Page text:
As I went through the years and years of accumulated stuf, I vowed that I was not going to leave that kind of onerous undertaking for my girls.  That is one of the reasons that I was so determined to go through all of the boxes sooner rather than later.  I did find myself wondering if someday will my children and/or grandchildren will be sitting in the middle of the floor somewhere feeling guilt about throwing my photos away?  I certainly hope not.  For a brief moment, I wondered if taking so many photos myself is a ridiculous waste of time.  I snapped out of that mode of thinking fairly quickly realizing that all of those things I mentioned above about myself those things that I mentioned above that I learned about myself also apply to me as a photographer.

I have no problem deleting photos.  I will keep only a handful, if that many, of any particular event.  This forces me to look mindfully at all of my photos and select the one that best represents my thoughts and feelings at the time.  The bottom line…I am called to make intentional choices.  And living with intention is my number one priority, not just with regard to photography, but in all aspects of my life.

So that’s my philosophical approach to this whole dilemma.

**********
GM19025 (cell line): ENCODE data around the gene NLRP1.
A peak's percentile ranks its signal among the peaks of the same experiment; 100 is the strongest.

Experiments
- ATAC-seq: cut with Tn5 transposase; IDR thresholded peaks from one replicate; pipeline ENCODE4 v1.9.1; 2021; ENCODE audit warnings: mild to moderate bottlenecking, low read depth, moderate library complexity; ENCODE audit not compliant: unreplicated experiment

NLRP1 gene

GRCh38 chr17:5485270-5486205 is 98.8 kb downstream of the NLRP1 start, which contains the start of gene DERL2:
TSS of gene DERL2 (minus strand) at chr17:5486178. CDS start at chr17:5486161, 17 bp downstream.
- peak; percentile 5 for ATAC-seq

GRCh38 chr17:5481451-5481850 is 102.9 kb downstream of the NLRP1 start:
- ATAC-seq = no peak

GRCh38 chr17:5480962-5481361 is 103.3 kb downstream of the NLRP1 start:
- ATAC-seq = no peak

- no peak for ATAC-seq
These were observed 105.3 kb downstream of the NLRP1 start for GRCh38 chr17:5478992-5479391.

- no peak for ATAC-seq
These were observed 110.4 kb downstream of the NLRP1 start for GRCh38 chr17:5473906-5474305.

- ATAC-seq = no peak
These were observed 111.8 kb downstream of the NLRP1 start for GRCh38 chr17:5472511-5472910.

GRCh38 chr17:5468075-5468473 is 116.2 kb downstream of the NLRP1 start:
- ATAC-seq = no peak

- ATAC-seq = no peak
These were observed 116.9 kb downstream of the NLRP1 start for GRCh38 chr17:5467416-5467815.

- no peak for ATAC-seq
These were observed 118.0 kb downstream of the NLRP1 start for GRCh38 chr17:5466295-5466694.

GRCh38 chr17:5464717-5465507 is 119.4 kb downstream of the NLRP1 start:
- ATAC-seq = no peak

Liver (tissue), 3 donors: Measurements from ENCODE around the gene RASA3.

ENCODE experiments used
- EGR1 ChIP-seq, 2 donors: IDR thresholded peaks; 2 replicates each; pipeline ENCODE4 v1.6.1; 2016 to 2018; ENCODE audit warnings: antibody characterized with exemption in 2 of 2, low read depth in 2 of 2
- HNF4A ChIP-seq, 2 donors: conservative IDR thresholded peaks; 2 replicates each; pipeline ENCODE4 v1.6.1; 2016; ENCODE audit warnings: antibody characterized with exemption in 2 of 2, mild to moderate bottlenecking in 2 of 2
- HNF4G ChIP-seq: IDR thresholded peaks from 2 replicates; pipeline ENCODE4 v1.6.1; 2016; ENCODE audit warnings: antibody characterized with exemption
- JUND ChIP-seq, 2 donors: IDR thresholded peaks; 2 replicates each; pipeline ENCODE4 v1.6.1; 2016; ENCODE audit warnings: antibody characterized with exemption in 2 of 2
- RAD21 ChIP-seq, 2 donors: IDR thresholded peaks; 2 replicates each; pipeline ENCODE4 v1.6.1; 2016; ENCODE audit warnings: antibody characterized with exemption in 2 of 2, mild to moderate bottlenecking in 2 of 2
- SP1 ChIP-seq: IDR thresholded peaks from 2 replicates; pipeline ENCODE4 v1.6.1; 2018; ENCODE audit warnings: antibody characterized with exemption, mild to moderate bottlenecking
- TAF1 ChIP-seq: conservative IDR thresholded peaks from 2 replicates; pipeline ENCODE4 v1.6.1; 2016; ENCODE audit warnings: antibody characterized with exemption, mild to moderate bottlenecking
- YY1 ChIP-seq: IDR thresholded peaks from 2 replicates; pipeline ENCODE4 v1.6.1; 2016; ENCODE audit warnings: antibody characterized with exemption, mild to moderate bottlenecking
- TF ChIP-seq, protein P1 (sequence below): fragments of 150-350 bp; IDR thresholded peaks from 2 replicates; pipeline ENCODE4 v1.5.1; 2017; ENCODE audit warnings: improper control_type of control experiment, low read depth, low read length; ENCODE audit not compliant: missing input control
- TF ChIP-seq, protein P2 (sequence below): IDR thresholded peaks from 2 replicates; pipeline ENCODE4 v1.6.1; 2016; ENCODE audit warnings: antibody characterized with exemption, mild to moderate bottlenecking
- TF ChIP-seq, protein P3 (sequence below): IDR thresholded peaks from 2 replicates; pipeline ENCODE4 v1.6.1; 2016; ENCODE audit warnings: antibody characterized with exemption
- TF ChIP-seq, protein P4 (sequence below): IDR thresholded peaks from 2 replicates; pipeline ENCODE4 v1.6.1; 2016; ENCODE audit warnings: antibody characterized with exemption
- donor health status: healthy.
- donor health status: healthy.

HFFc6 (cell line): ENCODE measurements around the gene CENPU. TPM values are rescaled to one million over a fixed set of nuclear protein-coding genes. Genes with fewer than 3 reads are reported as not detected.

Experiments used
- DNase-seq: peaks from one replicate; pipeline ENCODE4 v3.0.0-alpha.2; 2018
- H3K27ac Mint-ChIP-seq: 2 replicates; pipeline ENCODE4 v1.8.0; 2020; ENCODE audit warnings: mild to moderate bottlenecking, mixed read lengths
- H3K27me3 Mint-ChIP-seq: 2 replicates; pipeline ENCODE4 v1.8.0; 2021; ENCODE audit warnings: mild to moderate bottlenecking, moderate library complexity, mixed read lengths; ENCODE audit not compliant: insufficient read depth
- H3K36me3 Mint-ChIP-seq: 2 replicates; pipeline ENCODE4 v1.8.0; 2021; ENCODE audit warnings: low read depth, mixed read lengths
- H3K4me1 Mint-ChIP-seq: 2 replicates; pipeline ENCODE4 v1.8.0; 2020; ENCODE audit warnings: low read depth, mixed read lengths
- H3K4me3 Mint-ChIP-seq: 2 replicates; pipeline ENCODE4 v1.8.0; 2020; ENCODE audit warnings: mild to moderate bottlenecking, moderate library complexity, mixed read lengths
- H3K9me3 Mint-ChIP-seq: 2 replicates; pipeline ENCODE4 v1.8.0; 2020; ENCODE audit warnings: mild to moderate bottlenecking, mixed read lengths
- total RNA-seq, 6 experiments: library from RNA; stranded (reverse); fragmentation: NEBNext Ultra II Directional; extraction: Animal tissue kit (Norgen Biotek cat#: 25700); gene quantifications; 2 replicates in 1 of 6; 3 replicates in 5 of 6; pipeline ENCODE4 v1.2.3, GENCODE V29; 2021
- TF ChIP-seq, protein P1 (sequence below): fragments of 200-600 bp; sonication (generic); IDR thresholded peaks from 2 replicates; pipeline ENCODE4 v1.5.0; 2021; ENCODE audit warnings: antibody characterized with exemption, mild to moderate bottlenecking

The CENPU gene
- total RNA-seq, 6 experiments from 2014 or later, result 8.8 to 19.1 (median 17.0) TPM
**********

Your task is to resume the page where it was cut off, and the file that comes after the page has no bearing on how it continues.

Now, let’s be practical for a minute.

I am in my fifth year of taking a photo a day.  Thus far I have taken 1,485 daily photos.  I am 55 years old.  The average life expectancy for a woman in the United States born in 1961 is 88.  That means that potentially I could have 32 more years taking of a photo a day.  That, in addition to the photos I’ve already taken means that I could end up having taken over 12,000 photos.  And that’s with keeping only one a day!  Oh, and this number doesn’t include any pictures that I took for the first fifty years of my life, as in when my girls were growing up! 🙂  Yeah, there are quite of few of those.  How realistic is it to expect anyone to keep all of these pictures?  It is not realistic at all!  These photos, for the most part are my memories.  My family should keep only the ones that have meaning for and speak to them.

I am going to keep taking a photo a day for as long as I possibly can.  It is something that I do solely for me.  I consider photography as a spiritual discipline.  Taking a photo every day invites me to see the presence of the divine in my daily life, even when that life doesn’t really feel or look beautiful.  Seeking and acknowledging daily these sometimes fleeting glimpses of beauty also brings enlightenment   I am made aware of my internal and external struggles; of people, circumstances, and things for which I am grateful; as well as of things for which I need to offer thoughts of hope and prayer.

And perhaps most importantly, photography brings me joy..

I don’t take photos hoping to impress anyone.  I have no desire to become a professional photographer.  I take pictures because I love taking pictures.  That’s it.

As the familiar mantra says, “Love what you do and do what you love.”

Thank you. I think I will.